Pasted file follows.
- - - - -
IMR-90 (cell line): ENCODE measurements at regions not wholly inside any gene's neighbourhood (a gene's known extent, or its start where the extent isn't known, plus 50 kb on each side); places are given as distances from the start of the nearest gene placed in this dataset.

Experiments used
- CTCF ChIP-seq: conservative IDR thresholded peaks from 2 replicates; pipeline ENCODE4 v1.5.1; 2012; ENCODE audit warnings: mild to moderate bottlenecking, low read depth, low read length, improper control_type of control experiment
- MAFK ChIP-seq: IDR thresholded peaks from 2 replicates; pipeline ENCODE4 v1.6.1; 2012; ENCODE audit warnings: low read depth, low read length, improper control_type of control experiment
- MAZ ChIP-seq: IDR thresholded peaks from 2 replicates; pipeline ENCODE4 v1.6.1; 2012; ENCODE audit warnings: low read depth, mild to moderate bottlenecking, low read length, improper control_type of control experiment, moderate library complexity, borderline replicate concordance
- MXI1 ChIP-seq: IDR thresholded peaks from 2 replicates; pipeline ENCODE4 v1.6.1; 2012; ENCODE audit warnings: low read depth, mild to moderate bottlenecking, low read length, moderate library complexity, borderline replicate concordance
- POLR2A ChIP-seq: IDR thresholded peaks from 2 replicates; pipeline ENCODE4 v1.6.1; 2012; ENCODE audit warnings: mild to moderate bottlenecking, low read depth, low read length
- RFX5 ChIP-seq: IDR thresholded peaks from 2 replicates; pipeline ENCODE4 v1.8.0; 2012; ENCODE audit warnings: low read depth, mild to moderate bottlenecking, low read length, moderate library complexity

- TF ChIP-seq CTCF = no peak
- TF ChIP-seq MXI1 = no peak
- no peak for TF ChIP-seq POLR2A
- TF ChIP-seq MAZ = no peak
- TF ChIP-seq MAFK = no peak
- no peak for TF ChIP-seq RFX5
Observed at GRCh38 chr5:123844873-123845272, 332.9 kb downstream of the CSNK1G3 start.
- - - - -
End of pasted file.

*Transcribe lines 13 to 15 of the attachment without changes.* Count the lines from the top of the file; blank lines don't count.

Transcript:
- TF ChIP-seq MAFK = no peak
- no peak for TF ChIP-seq RFX5
Observed at GRCh38 chr5:123844873-123845272, 332.9 kb downstream of the CSNK1G3 start.